Tuesday, 28 April 2009

Allotmenticity - 27-04-09 Aston FM Sod It Grow Your Own

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Well sheltering from the rain is fun.Still after a good few days of fine dry weather a good soaking won't go amiss, as long as it doesn't hang around too long.

I really have to get the Brassica cage up this week as my cold frame is starting to bulge with seedlings ready to go in.

The potting shed extension has really paid dividends and I'm looking at trays of stuff waiting to go in. I've already planted 2 lots of Peas and Broad Beans with another lot coming along. I've earthed up the Asparagus bed and got the First & Second Early Potatoes in. The Purple Sprouting Brocolli is coming to an end soon and I'll be needing the space for my Sweet Corn.

The Garlic is looking good and hopefully the Japanese Onions will start to expand soon.

I've sown a tray of Leeks and they're getting quite big now so I'll be transplanting them into their permanent bed soon.

The subject of Asparagus and smelly wee is quite interesting with a few websites devoted to the discussion. Well at least my kidneys seem to be functioning OK!

Talking of Asparagus, there's some fabulous local grown in the shops right now so this weeks recipe reflects that. (I will have to wait for 2 years before I can sample some of my own!)

Enjoy,

The Captain.

Sautéed Asparagus with Garlic

You will need:

Bunch of fresh Asparagus.

Olive Oil.

Balsamic Vinegar

Garlic

Grated Parmesan Cheese,

Salt & Pepper to taste.



First blanch the asparagus. (This keeps it from going grey when you cook it!)

To blanch; bring a pot of water to a boil and season with salt. Fill a large mixing bowl with ice and cold water. Place asparagus in boiling water for about a minute then remove and put in ice water. Let it sit for a few minutes and then remove, pat dry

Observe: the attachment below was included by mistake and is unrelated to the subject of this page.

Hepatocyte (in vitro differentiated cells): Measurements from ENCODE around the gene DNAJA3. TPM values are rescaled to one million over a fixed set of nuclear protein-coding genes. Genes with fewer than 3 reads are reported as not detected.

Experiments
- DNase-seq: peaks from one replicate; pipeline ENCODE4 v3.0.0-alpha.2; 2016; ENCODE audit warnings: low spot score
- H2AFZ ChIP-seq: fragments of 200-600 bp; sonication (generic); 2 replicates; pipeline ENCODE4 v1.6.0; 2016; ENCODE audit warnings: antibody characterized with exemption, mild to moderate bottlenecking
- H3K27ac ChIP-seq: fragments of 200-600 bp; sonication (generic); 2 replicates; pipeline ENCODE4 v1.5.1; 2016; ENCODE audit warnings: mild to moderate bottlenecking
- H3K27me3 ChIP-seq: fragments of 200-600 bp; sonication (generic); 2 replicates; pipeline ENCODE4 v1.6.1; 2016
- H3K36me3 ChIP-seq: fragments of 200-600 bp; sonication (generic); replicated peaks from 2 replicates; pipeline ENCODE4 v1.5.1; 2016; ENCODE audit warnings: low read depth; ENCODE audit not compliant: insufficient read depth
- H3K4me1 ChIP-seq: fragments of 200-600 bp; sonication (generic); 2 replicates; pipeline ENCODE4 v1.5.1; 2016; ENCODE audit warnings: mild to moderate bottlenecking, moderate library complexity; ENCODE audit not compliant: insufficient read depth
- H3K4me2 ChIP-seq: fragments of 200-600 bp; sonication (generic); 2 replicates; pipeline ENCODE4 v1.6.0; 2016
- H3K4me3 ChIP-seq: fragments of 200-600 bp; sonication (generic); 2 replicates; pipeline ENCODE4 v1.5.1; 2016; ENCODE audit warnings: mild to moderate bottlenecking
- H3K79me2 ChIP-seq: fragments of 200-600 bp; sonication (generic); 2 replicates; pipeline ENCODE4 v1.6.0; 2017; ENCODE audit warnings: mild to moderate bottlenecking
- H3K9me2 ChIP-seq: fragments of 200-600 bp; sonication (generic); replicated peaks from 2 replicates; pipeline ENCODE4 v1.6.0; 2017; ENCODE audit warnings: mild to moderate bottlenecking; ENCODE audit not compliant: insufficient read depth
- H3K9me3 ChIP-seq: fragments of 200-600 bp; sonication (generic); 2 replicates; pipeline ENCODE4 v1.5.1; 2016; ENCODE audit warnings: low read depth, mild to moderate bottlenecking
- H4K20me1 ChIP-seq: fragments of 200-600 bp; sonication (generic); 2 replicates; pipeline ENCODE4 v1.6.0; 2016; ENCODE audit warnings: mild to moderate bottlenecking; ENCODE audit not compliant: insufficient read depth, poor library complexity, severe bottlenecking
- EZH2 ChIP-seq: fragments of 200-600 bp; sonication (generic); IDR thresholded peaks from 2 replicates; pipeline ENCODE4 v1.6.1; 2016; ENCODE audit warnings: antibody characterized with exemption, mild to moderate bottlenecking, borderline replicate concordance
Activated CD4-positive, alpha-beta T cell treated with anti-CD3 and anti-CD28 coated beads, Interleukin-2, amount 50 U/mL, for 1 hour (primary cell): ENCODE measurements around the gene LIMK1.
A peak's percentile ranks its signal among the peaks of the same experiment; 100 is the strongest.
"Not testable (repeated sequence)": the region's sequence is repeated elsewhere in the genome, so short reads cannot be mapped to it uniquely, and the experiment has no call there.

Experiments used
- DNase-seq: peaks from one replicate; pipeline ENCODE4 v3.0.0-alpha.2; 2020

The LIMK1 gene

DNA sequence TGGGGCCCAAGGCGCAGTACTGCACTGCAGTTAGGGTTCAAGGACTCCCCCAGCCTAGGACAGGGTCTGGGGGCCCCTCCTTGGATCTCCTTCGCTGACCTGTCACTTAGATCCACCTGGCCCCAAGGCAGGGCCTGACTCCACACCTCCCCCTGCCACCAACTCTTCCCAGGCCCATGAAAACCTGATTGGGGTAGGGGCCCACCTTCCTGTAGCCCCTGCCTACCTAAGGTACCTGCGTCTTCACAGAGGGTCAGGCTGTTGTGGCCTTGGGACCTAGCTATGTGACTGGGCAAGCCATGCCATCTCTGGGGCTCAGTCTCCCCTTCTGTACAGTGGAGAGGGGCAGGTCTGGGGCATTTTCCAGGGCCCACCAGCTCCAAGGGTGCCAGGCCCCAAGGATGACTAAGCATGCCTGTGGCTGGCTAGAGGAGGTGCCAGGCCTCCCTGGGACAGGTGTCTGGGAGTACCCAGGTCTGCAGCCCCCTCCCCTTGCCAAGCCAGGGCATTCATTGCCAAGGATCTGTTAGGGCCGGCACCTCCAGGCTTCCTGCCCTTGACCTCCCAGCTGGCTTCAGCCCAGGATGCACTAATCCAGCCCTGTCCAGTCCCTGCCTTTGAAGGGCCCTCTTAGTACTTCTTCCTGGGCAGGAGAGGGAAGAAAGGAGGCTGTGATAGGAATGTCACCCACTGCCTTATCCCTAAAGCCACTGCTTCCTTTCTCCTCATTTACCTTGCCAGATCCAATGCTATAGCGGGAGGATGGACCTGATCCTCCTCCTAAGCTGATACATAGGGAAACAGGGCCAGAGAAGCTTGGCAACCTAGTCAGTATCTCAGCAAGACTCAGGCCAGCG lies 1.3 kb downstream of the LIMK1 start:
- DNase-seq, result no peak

Saute using olive oil, a tbsp. of balsamic vinegar and a tbsp. of minced garlic.

Using a non-stick frying pan, stir fry/toss it for 3 - 4 minutes.

When it's ready, sprinkle with fresh grated parmesan cheese, salt and pepper.


Very simple but tasty.



Friday, 24 April 2009

Allotmenticity - 24-04-09


Just an update from Monday's broadcast, I was down at the plot with my old mate "Lard" and thought I'd illustrate my various comments a bit more.

My "Dustbin Spuds" are through and I'll add some more compost in a couple of days.

I've started the "Parsley Project".
The 4 rows of seeds are, from the left,
1) seeds kept in the fridge for a week,
2) Boiling water poured in the drill,
3) The Captain's wee poured on the seeds,
4) just normal seeds.

I've got my first Strawberry flower!

And in the final picture, 36 slabs!!!

This weekend I intend to get my Brassica cage ready weather permitting.

Tuesday, 21 April 2009

Allotmenticity - 20-04-09 Aston FM Sod It Grow Your Own

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Sorry for the delay in getting the broadcast up on the blogspot. I spent yesterday barrowing a jumbo bag of sand into the corporate area. Then laying 36 very heavy slabs and as a result I think my arms have grown at least 2 inches. Thanks also to Her Cissyness for the invaluable help!
I'll post some pics of the new construction along with the forthcoming brassica cage ASAP.
The weather was unbelievable, so much so I burnt me napper! I did manage another half row of Earlies and a half row of 2nd Earlies. The cold frame is bursting with seedlings so it's full on down at No87. Peas & Broad Beans are going in from the loo roll sowings. I'm making a real effort to stagger sowings this year. The first shoots of Asparagus are poking through so they'll need more soil on top, and the first shoots of my spud bin are through as well.
The recipe this week is quite daunting with so much Garlic, but it really works. Well worth a try.

Enjoy,

The Captain

Chicken with 40 cloves of garlic

Serves 6

Ingredients

1.8kg organic, free-range chicken

Maldon sea salt flakes

Freshly ground black pepper

1 tbsp herbes de Provence or 6 sprigs rosemary /6 sprigs thyme /2 bay leaves

1 lemon

4 garlic bulbs/40 large cloves

250-500ml fruity olive oil